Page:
Archbishop Edward T. O'Meara, who had been president and chairman of the Baltimore-based Roman Catholic agency assisting war and disaster victims worldwide, died in Indianapolis Friday after a long illness. He was 70.
The prelate, who also headed the Indianapolis archdiocese, was diagnosed last summer with pulmonary fibrosis, a lung disease.
He died at home, where he had been bedridden since Jan. 5, when he asked to be discharged from Indiana University Hospital, the Rev. David Coats said.
The illness caused him to resign in September as head of Catholic Relief Services, which has its headquarters in Baltimore.
"He's a splendid gentleman, and has a tremendous sense not only of the world condition but also a feel for the downtrodden," said Lawrence Pezzullo, executive director of the agency.
Affiliated with the U.S. Catholic Conference, the agency was created to help refugees during World War II and expanded to a worldwide relief organization that last year distributed $230 million in aid to 74 countries.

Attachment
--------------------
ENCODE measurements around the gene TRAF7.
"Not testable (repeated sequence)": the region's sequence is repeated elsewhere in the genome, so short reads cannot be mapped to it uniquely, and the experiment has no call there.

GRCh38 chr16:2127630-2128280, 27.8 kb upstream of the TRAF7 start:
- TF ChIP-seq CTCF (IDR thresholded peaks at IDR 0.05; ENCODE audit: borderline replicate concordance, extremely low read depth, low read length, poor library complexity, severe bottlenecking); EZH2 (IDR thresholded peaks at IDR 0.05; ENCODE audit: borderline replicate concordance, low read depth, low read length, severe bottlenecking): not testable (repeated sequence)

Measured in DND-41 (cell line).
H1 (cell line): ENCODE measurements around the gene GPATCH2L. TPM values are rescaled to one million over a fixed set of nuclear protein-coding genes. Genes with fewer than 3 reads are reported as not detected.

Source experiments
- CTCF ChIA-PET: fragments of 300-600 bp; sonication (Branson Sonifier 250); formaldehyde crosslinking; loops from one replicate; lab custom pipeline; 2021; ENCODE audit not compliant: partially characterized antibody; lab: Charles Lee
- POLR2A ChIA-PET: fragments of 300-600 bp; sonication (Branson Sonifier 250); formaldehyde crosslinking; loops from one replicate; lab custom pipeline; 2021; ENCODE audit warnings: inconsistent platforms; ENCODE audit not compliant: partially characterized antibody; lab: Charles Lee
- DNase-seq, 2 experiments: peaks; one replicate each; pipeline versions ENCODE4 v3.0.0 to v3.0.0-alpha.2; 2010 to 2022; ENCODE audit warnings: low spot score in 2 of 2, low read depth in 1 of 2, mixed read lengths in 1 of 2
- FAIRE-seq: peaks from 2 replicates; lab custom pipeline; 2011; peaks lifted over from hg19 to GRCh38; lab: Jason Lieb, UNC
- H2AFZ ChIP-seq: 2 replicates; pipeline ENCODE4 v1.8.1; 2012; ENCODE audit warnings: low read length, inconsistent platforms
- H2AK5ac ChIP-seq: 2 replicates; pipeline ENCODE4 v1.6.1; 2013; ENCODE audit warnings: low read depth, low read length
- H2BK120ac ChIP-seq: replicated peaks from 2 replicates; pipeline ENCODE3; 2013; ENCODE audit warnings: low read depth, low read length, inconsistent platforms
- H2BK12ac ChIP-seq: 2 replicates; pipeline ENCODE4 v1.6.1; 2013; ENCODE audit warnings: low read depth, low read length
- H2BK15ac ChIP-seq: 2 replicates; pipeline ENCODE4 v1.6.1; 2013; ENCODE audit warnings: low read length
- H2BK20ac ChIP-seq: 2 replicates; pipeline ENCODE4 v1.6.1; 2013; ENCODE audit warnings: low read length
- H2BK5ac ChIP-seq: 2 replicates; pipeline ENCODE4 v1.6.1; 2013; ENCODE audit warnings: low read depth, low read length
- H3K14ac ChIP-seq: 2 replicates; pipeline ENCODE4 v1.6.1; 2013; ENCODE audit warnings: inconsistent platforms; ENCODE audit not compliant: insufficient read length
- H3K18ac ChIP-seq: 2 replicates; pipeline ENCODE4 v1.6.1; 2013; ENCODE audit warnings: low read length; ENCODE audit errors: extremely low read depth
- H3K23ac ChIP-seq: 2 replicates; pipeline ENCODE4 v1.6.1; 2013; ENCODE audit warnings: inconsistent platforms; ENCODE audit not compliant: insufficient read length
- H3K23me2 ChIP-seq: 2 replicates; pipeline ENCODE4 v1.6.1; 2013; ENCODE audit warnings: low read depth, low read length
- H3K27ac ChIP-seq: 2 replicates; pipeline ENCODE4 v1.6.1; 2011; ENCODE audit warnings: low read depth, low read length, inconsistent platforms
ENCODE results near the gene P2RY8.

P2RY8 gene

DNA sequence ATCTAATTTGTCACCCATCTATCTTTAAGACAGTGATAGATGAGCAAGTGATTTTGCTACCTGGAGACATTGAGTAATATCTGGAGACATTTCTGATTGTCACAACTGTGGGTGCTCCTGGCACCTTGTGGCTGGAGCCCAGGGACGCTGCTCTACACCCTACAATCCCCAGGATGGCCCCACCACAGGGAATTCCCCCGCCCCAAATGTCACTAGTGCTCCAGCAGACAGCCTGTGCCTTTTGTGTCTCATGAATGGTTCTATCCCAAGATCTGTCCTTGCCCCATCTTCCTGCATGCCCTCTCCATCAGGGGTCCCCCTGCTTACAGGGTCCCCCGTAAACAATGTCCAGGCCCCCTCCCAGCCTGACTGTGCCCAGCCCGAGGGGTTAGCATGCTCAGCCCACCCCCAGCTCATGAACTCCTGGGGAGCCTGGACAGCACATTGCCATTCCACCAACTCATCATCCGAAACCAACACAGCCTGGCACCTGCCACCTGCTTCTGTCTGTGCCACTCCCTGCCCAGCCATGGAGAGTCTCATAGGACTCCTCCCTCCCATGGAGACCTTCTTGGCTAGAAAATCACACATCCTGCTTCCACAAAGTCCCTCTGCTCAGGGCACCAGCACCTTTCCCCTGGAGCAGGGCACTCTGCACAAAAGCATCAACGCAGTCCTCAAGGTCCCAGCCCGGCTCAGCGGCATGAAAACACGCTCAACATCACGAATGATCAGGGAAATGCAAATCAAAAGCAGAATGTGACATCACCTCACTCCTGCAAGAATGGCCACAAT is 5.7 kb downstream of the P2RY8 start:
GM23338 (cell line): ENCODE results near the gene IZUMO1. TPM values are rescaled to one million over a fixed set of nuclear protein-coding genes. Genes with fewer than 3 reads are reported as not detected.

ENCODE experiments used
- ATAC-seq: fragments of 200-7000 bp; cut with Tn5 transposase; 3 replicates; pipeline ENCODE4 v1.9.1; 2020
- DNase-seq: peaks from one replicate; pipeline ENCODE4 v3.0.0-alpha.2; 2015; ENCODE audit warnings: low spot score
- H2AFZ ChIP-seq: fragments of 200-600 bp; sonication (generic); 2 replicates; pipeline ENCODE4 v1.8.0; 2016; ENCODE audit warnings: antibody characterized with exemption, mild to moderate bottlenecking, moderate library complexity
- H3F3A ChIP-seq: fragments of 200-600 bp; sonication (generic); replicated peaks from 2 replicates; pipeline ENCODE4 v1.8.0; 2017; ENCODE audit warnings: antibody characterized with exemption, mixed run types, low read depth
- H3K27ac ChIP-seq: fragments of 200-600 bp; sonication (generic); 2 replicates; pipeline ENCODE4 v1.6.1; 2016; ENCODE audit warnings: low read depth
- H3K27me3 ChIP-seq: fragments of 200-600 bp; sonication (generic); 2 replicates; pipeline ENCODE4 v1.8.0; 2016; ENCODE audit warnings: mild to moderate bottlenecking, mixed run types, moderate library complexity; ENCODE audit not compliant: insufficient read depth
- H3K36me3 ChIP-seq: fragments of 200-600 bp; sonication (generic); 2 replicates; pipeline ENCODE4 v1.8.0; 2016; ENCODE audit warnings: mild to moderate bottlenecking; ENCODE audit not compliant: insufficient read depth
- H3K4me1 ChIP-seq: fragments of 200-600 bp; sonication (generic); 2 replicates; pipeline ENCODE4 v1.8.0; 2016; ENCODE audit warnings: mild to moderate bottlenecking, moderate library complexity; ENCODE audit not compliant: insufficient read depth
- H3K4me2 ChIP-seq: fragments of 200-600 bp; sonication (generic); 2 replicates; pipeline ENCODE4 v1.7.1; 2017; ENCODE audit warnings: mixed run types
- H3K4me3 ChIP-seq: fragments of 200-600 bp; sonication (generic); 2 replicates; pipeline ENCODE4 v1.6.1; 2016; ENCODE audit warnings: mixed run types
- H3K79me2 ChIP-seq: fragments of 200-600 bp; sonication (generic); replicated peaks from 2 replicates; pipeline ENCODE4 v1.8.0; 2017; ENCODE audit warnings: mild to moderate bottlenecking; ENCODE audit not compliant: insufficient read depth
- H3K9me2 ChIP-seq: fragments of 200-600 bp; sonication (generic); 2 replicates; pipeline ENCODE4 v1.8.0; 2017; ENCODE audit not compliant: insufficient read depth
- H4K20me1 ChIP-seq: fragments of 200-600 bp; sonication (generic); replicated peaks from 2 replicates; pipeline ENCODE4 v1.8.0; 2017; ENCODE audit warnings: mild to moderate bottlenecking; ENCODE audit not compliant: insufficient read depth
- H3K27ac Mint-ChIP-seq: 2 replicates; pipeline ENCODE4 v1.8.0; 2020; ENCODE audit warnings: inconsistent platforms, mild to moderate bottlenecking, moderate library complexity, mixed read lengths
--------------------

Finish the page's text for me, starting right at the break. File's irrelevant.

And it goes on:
Archbishop O'Meara was elected to the first board of directors of Catholic Relief Services in the 1970s and became its president in 1987.
As head of a 39-county archdiocese with 200,000 Catholics that covers most of the southern half of Indiana, he traditionally delivered the invocation before the Indianapolis 500 auto race.
The son of Irish immigrants, he was born in St. Louis. He was ordained a priest there in 1946. He attended Kendrick Seminary in St. Louis and later earned a doctorate in theology at the Pontifical University of St. Thomas Aquinas in Rome in 1952.
He was named auxiliary bishop for the archdiocese of St. Louis in 1972 and was installed as the fourth archbishop of Indianapolis in 1980.